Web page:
It was in December 1999 when I first met an enthusiastic journalist in Bangalore named Vinay Jalla. I was working in a dot com as a photo-journalist focusing on travel and culture features, while Vinay handled the sports desk as well covered interviews of leading personalities in city. That he is well-read person was quite clear to everyone who dealt with him. There is a saying, “Every journalist has a novel inside him”. That dictum fitted aptly with Vinay!
Being an ardent fan of great Indian novelist R K Narayan, he used to quote characters and instances from the author’s books. Listening to his everyday travails which he presented in a comical manner, we had nicknamed him “Malgudi Chaami”! I remember the day the renowned author died, Vinay wanted to rush to Chennai to pay his last respect. However, we consoled him saying that the cremation would already be done by the time he reaches there. Soon after I left the company during the dot com bust days, and I got to know that Vinay had left for the UK. Recently, after a decade, I contacted him when I got to know that Vinay had published a novel, ‘Warp and Weft’.
When I read Vinay Jalla’s debut novel ‘Warp and Weft’, I could clearly feel the influence of his guru, R K Narayan. The story is set in a fictitious village called Zarivaram in Andhra Pradesh. Set in pre-Independence India, the story translates the rich South Indian culture, customs and traditions of that period in a lively manner. The novel delves into the intrinsic art of weaving handloom saris and about the lives of people connected to it.
Zarivaram reminded me of a small town I lived near Chitradurga district on the borders of Karnataka and Andhra Pradesh. The characters found in Zarivaram are reminiscent of the people I have met. Narayana, the poor protagonist, drunkard Venkataiah, wretched housewives Nagalamma and Gowramma, Konda Kothi the toddy tapper, Kallu Thalli the toddy goddess, Ram Das the village zamindar all have the rustic earthy charm to them! When I asked Vinay how did he come about writing such a novel, he narrated the travails.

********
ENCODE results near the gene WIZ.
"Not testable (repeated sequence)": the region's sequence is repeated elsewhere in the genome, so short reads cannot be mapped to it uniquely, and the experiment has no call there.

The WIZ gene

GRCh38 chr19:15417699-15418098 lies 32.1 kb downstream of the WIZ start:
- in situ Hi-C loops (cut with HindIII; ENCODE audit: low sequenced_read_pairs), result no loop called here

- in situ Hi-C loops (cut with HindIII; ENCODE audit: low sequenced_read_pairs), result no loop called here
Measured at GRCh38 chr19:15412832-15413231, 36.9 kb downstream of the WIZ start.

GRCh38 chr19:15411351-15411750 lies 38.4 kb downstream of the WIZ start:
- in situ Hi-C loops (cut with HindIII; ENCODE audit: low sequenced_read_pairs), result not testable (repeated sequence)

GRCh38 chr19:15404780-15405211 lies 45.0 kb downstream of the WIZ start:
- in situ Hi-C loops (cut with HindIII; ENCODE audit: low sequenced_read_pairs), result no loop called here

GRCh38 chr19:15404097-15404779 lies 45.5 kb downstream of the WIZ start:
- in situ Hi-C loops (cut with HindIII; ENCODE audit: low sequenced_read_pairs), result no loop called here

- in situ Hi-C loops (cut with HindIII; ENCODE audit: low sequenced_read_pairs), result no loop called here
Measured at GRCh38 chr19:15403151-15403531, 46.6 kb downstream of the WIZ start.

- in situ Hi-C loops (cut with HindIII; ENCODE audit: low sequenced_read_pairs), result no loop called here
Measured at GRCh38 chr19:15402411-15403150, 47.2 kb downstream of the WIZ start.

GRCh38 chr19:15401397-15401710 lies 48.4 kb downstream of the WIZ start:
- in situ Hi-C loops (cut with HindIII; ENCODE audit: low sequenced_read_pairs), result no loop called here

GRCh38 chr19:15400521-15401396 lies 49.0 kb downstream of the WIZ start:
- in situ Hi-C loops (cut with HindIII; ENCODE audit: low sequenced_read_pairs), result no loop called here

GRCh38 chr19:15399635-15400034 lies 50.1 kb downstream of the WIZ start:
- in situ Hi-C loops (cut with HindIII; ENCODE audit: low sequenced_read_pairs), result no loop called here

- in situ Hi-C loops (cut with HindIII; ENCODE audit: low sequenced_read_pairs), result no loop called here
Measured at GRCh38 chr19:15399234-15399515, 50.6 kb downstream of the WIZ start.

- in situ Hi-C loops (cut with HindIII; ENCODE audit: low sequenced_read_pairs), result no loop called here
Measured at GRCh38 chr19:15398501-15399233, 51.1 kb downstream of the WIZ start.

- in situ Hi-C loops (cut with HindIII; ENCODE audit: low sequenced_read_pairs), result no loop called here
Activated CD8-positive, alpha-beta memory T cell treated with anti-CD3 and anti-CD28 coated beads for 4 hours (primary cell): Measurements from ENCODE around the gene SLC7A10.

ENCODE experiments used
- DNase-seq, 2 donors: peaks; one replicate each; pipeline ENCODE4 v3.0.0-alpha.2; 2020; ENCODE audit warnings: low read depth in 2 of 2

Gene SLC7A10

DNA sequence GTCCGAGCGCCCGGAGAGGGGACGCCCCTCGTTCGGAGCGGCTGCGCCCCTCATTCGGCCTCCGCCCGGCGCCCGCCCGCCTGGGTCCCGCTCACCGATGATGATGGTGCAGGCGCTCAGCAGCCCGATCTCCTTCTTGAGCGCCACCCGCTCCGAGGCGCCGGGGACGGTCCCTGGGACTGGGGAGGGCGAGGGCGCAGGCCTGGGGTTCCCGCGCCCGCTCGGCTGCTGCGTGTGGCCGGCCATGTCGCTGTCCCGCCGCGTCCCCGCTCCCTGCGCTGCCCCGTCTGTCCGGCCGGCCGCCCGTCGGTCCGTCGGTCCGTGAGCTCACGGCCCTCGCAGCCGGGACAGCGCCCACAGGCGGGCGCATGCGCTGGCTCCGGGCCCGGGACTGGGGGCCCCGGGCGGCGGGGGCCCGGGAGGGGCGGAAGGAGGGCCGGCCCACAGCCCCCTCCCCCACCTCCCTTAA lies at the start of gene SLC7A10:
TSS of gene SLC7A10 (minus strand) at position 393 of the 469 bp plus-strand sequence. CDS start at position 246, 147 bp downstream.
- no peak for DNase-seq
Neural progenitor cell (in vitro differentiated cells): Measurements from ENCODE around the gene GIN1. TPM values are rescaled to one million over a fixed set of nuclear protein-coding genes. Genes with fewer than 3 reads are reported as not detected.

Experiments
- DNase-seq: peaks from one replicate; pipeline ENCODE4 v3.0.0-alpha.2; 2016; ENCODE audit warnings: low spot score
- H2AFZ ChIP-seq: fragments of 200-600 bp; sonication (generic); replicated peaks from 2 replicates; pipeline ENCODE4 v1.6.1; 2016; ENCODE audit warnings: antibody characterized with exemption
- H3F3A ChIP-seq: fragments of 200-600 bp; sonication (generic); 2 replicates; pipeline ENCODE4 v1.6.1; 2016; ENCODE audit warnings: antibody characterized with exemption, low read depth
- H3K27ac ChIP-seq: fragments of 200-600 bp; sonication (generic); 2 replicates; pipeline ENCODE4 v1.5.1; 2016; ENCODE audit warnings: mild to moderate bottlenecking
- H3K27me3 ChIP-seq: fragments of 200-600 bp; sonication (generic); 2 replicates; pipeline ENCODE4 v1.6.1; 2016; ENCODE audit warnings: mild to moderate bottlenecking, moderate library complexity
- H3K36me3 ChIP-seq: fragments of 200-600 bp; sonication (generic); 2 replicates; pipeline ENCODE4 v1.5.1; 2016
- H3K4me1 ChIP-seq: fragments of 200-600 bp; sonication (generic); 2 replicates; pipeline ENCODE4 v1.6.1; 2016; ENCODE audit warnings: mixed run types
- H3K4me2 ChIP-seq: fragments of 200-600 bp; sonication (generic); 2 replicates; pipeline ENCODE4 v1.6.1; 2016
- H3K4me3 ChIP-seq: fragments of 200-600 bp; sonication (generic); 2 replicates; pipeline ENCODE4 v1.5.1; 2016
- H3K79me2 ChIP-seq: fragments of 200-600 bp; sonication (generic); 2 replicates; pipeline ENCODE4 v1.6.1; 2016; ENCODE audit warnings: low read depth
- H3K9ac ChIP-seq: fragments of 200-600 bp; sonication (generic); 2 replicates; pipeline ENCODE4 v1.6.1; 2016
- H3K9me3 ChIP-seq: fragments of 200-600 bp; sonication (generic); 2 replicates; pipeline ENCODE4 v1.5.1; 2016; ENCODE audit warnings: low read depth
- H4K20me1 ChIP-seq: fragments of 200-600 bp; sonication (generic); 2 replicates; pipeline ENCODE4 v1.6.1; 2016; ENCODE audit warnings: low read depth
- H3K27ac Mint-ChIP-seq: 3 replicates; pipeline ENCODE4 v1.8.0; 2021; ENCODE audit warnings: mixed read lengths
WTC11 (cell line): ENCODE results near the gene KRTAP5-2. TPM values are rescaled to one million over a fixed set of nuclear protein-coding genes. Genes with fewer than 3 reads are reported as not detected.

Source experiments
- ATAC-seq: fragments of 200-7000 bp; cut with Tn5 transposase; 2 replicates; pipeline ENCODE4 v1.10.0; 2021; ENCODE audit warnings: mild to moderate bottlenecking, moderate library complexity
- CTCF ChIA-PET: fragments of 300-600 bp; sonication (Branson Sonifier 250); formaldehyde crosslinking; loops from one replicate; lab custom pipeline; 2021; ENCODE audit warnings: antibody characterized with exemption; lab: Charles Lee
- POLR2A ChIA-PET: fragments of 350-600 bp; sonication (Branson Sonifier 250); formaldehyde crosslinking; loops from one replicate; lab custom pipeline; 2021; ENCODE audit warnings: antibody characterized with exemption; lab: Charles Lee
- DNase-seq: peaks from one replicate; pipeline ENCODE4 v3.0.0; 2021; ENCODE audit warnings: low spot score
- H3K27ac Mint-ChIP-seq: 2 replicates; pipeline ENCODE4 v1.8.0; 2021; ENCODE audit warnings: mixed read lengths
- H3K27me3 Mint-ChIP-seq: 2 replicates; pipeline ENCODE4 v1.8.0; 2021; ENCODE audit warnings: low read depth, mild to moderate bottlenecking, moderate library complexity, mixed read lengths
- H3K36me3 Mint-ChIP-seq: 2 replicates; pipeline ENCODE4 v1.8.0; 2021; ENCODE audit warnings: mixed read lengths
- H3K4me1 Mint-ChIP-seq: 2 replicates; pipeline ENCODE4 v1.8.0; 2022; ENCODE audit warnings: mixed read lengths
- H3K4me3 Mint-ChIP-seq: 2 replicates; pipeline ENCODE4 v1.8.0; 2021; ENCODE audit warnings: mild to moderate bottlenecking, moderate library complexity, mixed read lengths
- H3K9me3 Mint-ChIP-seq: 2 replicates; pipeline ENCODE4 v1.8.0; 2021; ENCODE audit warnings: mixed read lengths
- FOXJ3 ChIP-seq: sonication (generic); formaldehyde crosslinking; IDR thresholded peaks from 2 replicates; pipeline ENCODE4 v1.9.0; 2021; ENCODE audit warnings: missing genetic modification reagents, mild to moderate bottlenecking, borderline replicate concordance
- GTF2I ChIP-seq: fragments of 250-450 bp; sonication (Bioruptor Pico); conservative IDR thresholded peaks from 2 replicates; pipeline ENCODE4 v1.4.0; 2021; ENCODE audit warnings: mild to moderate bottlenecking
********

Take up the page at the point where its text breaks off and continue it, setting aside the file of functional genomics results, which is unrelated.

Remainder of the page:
“I started writing ‘Warp and Weft’ way back in 2001. Thanks to my grandmother who gave me sufficient material through her anecdotes about her life in the village of Dharmavaram, I concocted a fictitious landscape in my mind and wrote the novel. Even as a child I was fascinated to listen to my grandma’s wonderful tales and bedtime stories. Her stories instilled moral values and have shaped my point of view in life.
Being an ardent fan of the R K Narayan and his Malgudi, I decided to set my novel in a fictitious place. Inspired by Vikram Seth’s “A Suitable Boy” (one of the longest novels ever published in the English language), I aspired to write a long novel. To concentrate on writing the novel, I made a dubious decision and quit my job as a journalist working for a popular web portal in Bangalore.
I would sit in the city’s Central Library and write about 1,000 words a day on one-sided sheets of paper. Writing a novel can sometimes become a lonely experience – it’s just the writer and his characters for company. Some days I would saunter across to the nearby British Library for a change of scene or sit on the grass in Cubbon Park and write, while the pigeons flew around cheerfully.
After seven long months I managed to pen about 250,000 words but had to chop more than half of it as I felt I was wandering beyond the scope of the central character – Narayana. After editing and proofing, I was left with 100,000 words. Now that I had completed writing my novel, I was really confident that it would get published by a big publisher. And no, I wasn’t thinking about a million-dollar advance. Instead, I used up all my savings to fly to the UK to get the novel published!
I came to the UK in the cold winter of 2001. My novel received an even colder reception – it was widely ignored by publishers. After endless rejections and divorcing a couple of literary agents on the way, I decided to approach Amazon last year to self-publish my book. Thankfully the novel is out now for everyone to read about an unwritten region of India”.